C. TENNANT SONS & COMPANY v. Norddeutscher Lloyd, 220 F. Supp. 448 (E.D. La. 1963)

US District Court for the Eastern District of Louisiana - 220 F. Supp. 448 (E.D. La. 1963)
August 9, 1963

220 F. Supp. 448 (1963)

NORDDEUTSCHER LLOYD and the S/S KASSEL, her engines, tackle, apparel, furniture, etc., and John I. Hay Company, and the BARGE JIHCO-308.

No. 5687.

United States District Court E. D. Louisiana.

August 9, 1963.

Thomas W. Thorne, Jr., New Orleans, La., for libelant.

James G. Burke, Jr., New Orleans, La., for respondent.

FRANK B. ELLIS, District Judge.

Libelant contracted with respondents Norddeutscher Lloyd and the S/S KASSEL for the carriage of goods from London to, as indicated on the bill of lading, "direct overside discharge and stowage into barge in New Orleans." The vessel departed London on January 17, 1962 and arrived in the port of New Orleans on February 2, 1962. The cargo was discharged onto the Barge JIHCO # 308 for transportation upriver. The JIHCO # 308 arrived in Chicago on March 6, 1962, and delivered the goods (steel pipe) in a damaged condition.

Libelant initiated this proceeding on February 20, 1963, for the recovery of $1,005.12, the estimated value of the damage sustained. Respondent Norddeutscher Lloyd moves this court to dismiss the libel as to itself and the S/S *449 KASSEL, in that the action is timebarred by the limitation provision in § 3(6) of the Carriage of Goods by Sea Act, 46 U.S.C. § 1303(6), the pertinent language of which reads as follows:

"In any event the carrier and the ship shall be discharged from all liability in respect of loss or damage unless suit is brought within one year after delivery of the goods or the date when the goods should have been delivered. * * *."

Respondent Norddeutscher Lloyd further asserts that "The term `carriage of goods' covers the period from the time when the goods are loaded on to the time when they are discharged from the ship," citing C.O.G.S.A., § 1(e), 46 U.S.C. § 1301 (e), and further fortifies its argument by quoting from Clause 4 of the bill of lading:

"* * * When the goods are discharged from the vessel, they shall be at their own risk and expense; such discharge shall constitute complete delivery and performance under this contract and the carrier shall be free from any further responsibility. * * *"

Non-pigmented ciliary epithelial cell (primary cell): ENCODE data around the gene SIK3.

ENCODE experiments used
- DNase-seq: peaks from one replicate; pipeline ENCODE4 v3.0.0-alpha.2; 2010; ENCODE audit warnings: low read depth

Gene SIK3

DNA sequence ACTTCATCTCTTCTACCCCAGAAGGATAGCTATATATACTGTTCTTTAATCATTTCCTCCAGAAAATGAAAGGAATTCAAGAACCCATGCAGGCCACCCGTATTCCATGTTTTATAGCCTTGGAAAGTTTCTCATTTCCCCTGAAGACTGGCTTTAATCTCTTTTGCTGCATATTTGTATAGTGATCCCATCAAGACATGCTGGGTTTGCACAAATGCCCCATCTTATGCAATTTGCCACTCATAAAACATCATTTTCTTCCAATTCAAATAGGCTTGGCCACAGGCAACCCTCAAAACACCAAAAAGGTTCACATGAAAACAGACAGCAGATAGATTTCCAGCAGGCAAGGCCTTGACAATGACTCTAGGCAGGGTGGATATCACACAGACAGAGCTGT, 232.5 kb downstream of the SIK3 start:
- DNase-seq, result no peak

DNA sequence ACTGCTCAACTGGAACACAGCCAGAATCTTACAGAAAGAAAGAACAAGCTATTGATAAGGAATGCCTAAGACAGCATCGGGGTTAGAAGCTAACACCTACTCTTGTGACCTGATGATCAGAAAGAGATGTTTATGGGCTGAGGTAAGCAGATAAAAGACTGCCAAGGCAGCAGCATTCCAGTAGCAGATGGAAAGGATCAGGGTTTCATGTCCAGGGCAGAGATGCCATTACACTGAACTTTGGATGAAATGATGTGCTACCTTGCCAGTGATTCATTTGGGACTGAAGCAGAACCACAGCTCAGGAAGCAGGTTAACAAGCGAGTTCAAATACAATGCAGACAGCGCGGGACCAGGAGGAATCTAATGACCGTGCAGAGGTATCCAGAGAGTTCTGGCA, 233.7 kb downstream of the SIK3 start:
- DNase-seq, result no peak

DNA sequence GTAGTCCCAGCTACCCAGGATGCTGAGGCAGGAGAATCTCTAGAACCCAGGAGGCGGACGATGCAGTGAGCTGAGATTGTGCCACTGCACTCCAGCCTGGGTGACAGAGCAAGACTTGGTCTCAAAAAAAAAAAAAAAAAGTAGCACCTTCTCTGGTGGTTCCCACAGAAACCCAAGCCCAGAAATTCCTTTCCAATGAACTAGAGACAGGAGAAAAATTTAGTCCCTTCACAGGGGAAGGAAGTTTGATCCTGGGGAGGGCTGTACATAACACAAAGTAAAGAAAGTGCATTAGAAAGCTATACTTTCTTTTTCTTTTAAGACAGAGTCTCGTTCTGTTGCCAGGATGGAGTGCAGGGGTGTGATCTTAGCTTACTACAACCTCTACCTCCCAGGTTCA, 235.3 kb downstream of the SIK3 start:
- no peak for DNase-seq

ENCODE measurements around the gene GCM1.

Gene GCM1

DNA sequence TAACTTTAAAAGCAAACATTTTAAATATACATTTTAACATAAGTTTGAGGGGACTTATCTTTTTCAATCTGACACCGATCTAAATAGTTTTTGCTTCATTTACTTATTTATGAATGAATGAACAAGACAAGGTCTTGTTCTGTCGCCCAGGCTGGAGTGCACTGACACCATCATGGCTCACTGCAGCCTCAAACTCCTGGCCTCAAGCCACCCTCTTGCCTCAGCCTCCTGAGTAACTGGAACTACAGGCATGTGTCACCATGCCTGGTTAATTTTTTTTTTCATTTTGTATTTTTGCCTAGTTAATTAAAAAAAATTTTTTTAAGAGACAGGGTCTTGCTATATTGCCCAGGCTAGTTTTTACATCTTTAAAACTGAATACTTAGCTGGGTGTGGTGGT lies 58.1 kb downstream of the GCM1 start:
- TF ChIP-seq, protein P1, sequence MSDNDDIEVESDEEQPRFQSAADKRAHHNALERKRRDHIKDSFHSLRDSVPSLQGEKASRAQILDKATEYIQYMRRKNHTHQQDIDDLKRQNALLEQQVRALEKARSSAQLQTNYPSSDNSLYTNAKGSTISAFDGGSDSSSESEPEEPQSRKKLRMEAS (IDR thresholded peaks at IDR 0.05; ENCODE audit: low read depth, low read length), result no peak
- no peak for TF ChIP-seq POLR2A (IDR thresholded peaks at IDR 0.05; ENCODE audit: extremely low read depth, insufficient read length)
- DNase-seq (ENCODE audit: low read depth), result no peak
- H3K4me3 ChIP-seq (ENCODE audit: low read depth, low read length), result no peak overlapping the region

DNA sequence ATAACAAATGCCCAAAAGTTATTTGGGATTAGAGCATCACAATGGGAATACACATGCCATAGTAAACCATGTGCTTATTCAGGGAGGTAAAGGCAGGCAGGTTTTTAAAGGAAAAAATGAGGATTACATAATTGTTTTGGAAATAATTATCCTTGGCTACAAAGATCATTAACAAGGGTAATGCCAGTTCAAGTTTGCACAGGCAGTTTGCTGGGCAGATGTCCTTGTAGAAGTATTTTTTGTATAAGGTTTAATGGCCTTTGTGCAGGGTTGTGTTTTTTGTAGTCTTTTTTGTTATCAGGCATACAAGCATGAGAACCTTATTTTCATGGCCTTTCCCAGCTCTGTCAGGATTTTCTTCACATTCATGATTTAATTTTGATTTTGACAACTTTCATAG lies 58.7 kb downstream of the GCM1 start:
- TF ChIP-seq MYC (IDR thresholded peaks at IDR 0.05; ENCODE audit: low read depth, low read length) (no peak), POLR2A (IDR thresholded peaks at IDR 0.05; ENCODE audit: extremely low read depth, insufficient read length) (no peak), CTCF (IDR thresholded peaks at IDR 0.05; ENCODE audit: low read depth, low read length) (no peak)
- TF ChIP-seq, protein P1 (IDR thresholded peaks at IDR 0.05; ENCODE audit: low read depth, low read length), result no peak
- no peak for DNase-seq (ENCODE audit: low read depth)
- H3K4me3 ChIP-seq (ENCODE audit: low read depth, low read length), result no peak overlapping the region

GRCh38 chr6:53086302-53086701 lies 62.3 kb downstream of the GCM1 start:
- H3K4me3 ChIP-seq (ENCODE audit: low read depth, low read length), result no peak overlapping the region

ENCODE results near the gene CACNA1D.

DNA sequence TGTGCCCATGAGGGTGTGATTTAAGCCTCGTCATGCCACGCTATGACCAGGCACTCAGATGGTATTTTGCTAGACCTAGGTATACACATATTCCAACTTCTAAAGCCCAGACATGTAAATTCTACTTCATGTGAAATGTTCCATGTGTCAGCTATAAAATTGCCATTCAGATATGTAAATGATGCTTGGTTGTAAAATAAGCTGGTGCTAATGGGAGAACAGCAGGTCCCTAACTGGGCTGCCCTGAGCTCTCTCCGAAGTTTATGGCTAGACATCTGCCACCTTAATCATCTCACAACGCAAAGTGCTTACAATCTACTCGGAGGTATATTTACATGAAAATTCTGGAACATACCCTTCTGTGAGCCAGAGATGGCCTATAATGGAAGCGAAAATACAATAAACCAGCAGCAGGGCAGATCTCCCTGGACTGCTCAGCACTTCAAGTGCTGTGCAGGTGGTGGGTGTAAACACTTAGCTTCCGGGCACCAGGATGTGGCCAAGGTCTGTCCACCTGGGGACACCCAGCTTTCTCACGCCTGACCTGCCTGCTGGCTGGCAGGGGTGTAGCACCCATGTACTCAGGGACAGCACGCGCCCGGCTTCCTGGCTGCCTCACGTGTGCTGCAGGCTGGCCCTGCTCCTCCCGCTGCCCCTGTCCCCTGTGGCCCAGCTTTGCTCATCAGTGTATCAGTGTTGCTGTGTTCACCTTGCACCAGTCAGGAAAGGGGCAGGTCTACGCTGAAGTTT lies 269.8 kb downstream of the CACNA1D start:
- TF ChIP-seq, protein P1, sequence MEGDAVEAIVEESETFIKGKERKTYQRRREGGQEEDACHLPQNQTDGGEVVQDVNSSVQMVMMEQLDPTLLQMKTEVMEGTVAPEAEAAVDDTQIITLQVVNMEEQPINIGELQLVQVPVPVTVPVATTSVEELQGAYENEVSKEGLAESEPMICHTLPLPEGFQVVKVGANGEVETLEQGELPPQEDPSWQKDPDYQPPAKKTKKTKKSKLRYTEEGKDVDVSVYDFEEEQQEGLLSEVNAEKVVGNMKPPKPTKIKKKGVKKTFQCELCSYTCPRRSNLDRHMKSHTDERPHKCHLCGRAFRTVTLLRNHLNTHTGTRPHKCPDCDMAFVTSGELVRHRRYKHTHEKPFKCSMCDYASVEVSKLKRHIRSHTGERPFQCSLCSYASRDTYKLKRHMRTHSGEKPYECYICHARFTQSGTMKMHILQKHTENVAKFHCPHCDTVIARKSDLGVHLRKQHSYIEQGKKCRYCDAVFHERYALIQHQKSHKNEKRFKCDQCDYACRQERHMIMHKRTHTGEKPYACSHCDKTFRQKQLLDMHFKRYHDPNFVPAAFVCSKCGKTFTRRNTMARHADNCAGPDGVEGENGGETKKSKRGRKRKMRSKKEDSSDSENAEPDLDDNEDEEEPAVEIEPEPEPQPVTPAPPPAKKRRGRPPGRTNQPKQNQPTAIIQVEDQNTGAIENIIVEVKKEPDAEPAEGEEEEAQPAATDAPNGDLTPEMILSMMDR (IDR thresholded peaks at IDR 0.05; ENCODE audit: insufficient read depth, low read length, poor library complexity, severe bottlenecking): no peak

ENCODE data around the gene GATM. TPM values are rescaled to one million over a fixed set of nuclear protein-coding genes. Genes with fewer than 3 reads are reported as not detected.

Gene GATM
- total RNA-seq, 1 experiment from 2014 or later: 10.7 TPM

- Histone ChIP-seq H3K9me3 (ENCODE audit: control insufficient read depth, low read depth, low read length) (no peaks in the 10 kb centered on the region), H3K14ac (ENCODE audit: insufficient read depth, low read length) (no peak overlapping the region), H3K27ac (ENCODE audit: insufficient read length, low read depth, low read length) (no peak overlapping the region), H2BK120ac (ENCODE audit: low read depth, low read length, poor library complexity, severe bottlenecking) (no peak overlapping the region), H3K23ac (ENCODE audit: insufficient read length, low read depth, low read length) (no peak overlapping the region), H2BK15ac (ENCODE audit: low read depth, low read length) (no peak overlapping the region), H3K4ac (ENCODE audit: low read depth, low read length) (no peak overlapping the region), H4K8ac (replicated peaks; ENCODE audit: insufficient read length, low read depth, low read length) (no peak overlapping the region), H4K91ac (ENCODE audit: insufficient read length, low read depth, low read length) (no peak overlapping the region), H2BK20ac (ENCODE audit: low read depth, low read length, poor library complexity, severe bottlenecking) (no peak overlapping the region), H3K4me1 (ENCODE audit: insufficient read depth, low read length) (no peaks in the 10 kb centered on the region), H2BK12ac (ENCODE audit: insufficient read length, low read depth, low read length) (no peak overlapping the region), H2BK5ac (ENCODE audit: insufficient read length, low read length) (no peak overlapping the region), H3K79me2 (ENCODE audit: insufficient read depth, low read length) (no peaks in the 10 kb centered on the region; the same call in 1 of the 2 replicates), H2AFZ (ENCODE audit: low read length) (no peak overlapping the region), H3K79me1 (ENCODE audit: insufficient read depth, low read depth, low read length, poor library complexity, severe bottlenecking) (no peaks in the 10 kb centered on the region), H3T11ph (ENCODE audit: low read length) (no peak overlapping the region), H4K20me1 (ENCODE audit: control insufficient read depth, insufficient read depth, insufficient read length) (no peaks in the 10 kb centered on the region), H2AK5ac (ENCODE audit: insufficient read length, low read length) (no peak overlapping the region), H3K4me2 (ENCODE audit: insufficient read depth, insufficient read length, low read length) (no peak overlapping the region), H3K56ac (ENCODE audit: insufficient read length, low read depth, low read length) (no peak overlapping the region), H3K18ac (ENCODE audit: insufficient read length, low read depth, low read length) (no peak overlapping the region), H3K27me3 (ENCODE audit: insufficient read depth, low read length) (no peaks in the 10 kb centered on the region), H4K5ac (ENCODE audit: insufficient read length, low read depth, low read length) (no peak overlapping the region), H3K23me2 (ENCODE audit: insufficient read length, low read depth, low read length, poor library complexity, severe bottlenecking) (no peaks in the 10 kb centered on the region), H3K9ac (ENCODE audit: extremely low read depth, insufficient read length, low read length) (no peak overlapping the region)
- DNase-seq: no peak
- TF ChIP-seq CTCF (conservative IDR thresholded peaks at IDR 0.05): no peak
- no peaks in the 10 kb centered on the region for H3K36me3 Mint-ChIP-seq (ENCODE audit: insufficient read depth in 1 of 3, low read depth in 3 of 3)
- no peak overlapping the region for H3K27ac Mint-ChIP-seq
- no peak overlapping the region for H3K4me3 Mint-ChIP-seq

In conclusion respondent Norddeutscher Lloyd states that inasmuch as the S/S KASSEL arrived in New Orleans on February 2, 1962, and discharged the cargo of steel pipe either on February 2nd or 3rd, then the libel filed on February 20, 1963, is time-barred.

Libelant opposes the motion on grounds that § 3(6) of C.O.G.S.A., 46 U.S.C. § 1303(6), contemplates that the limitation period shall commence upon "delivery of the goods," and that discharge of the cargo in New Orleans into the JIHCO # 308 was not "delivery." "Delivery", libelant further contends, occurred on March 6, 1962, in Chicago, Illinois. Libelant concludes that the libel is not time-barred and that the motion to dismiss should be denied.

The issue then presents a problem of interpretation of what appears to be a conflict in C.O.G.S.A. and compels a query into when the limitation period in § 3(6) begins to run. Thus stated the Court is presented with a question of law, not of fact, and therefore the matter is properly a subject of summary adjudication under Admiralty Rule 58, 28 U.S.C.

The Court is of the opinion that the intent of § 3(6) of C.O.G.S.A. contemplates the beginning of the limitation period to commence when the cargo leaves the ship's slings, whether it be by complete transfer of the possession and control of the goods to the consignee, or, as in the instant case, by constructive delivery to the consignee's duly authorized agent.

Section 2 of the Act, 46 U.S.C. § 1302, sets forth the duties, rights, responsibilities and liabilities of the carrier and lists the chronological coverage of the Act, i. e. the "* * * loading, handling, stowage, carriage, custody, care, and discharge of such goods * * *." Inasmuch as the duties, rights, responsibilities and liabilities of the carrier terminate upon the discharge of such goods it stands to reason that the limitation period set forth in § 3(6) commences at that period of time.

A fortiori when considered in the light of § 1(e), 46 U.S.C. § 1301 (e) supra, which grants coverage until "the goods * * * are discharged from the ship." Since "[t]he carriage of Goods by Sea Act does not apply of its own force to cargo after it has left the ship's tackle," Federal Insurance Company v. American Export Lines, S.D.N.Y.1953, 113 F. Supp. 540, 542, it seems reasonable to hold that delivery into the compartments of the JIHCO # 308, while not an actual delivery to libelant, was a constructive delivery sufficient to initiate the running of the limitation period.

Therefore, on motion of Proctors for respondents it will be ordered that the libel as against Norddeutscher Lloyd and the S/S KASSEL be dismissed, each party to bear its own costs.

It will be further ordered that this opinion be adopted as this Court's Findings of Fact and Conclusions of Law pursuant to Admiralty Rule 46½, 28 U.S.C.

Decree accordingly.

Some case metadata and case summaries were written with the help of AI, which can produce inaccuracies. You should read the full case before relying on it for legal research purposes.

This site is protected by reCAPTCHA and the Google Privacy Policy and Terms of Service apply.